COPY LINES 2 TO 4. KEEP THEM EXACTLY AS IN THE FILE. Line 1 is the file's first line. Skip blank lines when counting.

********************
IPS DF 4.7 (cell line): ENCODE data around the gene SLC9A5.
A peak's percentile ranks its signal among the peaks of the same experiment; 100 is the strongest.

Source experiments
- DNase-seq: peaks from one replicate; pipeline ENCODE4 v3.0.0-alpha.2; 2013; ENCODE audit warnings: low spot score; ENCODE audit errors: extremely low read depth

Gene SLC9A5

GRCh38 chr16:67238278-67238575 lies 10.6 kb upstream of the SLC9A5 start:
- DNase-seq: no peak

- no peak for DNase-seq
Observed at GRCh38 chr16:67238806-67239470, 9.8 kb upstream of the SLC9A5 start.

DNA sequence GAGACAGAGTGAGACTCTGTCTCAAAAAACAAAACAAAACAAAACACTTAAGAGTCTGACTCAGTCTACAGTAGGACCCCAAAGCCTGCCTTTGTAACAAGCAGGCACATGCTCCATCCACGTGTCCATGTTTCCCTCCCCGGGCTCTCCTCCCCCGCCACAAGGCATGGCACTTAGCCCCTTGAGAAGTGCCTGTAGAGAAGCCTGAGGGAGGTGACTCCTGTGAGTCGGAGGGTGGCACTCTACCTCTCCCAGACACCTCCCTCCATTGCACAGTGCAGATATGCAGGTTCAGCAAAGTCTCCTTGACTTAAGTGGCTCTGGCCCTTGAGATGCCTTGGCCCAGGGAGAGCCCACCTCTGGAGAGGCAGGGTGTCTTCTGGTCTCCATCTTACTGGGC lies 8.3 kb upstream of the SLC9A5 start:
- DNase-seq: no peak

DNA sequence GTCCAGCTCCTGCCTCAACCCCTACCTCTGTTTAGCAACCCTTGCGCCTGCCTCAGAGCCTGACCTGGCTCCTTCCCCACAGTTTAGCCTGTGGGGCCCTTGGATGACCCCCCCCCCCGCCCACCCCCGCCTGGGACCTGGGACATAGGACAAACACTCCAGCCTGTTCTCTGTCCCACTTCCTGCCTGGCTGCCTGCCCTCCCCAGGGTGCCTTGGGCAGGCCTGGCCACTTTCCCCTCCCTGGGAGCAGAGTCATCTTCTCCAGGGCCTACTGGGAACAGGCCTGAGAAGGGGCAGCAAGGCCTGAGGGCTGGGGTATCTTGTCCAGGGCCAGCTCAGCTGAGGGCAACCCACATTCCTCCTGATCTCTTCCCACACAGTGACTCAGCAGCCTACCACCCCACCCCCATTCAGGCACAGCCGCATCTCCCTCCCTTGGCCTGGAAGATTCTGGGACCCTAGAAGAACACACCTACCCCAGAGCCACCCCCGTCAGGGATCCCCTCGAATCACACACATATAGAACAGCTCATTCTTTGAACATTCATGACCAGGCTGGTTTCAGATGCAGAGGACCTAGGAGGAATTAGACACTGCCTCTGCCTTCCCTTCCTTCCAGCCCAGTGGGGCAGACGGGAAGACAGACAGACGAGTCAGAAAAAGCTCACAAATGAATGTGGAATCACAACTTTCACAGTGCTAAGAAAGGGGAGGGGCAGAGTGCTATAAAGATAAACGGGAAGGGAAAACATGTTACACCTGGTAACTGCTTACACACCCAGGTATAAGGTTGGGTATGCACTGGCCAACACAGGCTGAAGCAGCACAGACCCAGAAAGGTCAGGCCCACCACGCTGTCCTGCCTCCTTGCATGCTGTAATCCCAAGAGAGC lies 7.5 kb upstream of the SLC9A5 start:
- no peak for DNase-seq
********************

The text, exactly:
A peak's percentile ranks its signal among the peaks of the same experiment; 100 is the strongest.

Source experiments
- DNase-seq: peaks from one replicate; pipeline ENCODE4 v3.0.0-alpha.2; 2013; ENCODE audit warnings: low spot score; ENCODE audit errors: extremely low read depth